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A hierarchical Bayes approach to adjust for selection bias in before–after analyses of vision zero policies

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Abstract

American cities devote significant resources to the implementation of traffic safety countermeasures that prevent pedestrian fatalities. However, the before–after comparisons typically used to evaluate the success of these countermeasures often suffer from selection bias. This paper motivates the tendency for selection bias to overestimate the benefits of traffic safety policy, using New York City’s Vision Zero strategy as an example. The NASS General Estimates System, Fatality Analysis Reporting System and other databases are combined into a Bayesian hierarchical model to calculate a more realistic before–after comparison. The results confirm the before–after analysis of New York City’s Vision Zero policy did in fact overestimate the effect of the policy, and a more realistic estimate is roughly two-thirds the size.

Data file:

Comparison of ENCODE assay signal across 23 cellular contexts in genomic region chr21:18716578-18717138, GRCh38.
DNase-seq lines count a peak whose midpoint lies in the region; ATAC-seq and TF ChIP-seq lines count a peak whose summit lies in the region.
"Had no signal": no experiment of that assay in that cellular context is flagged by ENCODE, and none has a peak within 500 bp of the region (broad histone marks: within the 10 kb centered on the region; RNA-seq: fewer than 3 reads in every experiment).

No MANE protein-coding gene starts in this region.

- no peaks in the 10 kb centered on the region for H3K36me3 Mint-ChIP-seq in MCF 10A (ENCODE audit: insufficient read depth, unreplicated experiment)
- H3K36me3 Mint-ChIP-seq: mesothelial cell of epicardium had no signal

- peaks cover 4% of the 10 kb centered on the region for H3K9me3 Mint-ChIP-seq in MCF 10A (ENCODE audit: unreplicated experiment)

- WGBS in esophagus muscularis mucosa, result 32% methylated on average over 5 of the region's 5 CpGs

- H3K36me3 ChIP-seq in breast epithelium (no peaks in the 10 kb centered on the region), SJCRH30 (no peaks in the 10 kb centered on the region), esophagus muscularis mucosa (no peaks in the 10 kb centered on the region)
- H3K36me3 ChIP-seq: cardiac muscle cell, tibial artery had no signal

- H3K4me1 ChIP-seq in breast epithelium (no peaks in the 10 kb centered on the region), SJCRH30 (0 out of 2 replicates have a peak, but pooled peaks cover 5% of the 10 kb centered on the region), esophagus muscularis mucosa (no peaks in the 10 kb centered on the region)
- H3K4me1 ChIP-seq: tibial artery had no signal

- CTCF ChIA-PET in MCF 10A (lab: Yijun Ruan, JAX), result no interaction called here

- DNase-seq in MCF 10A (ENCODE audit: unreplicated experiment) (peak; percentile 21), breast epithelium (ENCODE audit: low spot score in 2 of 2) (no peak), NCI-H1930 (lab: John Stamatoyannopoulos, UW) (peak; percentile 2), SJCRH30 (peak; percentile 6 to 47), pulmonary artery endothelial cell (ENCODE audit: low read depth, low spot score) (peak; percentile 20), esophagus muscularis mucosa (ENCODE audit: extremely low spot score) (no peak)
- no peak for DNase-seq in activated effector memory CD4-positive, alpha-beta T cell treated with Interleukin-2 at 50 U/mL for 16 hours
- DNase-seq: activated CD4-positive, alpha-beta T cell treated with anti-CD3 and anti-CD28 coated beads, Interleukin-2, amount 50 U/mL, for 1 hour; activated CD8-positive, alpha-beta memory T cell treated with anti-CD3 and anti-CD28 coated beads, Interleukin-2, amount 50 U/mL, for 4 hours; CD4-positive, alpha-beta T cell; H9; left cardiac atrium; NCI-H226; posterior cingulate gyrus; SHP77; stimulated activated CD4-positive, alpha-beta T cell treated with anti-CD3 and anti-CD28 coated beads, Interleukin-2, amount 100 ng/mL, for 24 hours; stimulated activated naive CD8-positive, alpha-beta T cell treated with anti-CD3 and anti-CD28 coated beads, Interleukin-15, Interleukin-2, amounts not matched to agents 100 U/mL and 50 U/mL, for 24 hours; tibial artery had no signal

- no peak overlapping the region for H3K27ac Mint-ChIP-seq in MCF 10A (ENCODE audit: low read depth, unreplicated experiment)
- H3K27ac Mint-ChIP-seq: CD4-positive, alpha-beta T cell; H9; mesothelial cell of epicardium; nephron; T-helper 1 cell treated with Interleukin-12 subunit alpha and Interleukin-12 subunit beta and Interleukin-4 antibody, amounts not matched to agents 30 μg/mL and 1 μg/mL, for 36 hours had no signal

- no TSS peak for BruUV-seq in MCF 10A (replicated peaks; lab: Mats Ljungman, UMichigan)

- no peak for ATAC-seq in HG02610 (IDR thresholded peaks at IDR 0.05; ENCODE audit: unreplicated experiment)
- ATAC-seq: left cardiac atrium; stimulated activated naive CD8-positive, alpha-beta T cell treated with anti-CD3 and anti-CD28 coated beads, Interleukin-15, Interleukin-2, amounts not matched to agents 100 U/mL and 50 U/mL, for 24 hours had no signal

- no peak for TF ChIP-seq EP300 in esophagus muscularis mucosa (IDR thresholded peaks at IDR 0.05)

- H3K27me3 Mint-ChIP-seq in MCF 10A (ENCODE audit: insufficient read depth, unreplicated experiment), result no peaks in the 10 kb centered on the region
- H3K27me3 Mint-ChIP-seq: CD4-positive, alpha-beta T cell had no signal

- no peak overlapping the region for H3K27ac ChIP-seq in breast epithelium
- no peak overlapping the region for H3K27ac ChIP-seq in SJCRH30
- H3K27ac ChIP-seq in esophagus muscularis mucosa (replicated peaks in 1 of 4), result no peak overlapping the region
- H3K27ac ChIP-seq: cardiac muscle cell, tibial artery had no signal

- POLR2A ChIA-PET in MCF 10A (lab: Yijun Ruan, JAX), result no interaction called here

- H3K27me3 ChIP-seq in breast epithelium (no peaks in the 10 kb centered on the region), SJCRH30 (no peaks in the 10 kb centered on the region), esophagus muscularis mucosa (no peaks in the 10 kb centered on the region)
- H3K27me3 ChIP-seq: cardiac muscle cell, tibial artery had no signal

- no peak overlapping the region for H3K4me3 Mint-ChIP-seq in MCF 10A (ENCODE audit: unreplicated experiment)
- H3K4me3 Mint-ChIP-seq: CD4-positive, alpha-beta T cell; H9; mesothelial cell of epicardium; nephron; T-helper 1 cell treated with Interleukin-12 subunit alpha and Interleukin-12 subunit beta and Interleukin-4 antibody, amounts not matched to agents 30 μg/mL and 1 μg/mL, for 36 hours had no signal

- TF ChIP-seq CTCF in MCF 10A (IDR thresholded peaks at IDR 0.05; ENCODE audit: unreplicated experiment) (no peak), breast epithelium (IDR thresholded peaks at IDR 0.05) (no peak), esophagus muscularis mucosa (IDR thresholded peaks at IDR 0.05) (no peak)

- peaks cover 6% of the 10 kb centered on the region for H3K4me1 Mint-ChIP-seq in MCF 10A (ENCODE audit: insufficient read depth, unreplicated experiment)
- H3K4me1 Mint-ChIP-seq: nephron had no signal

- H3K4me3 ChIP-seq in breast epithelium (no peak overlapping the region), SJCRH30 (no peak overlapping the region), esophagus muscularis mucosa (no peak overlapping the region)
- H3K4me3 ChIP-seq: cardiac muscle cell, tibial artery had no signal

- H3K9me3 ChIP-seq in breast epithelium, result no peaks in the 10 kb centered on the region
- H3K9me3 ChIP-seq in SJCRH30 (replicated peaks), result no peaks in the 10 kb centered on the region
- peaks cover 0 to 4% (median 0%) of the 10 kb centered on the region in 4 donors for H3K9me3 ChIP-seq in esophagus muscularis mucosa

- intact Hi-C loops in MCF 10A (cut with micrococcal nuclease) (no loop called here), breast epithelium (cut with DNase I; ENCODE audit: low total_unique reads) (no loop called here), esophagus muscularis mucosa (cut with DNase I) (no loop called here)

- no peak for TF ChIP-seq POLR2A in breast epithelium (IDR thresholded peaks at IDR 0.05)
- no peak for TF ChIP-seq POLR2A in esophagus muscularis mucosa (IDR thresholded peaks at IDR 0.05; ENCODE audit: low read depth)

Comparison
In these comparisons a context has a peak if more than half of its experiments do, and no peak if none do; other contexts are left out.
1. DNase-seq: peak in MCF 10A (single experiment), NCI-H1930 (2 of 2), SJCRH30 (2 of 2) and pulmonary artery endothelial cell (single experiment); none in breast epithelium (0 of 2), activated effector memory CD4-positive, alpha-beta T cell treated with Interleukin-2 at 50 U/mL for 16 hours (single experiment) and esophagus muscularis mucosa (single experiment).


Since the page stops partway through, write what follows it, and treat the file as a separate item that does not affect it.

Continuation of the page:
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Acknowledgements

We would like to thank Roya Amjadi, Wendy Martinez, Stas Kolenikov and the American Statistical Association’s Government Statistics Section for their encouragement. We would also like to thank Michael Sobel, Owen Ward and members of New York City Community Board 7, especially Richard Robbins and Catherine DeLazzero for their knowledge and expertise.

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Correspondence to Jonathan Auerbach.

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Auerbach, J., Eshleman, C. & Trangucci, R. A hierarchical Bayes approach to adjust for selection bias in before–after analyses of vision zero policies. Comput Stat 36, 1577–1604 (2021). https://doi.org/10.1007/s00180-021-01070-x

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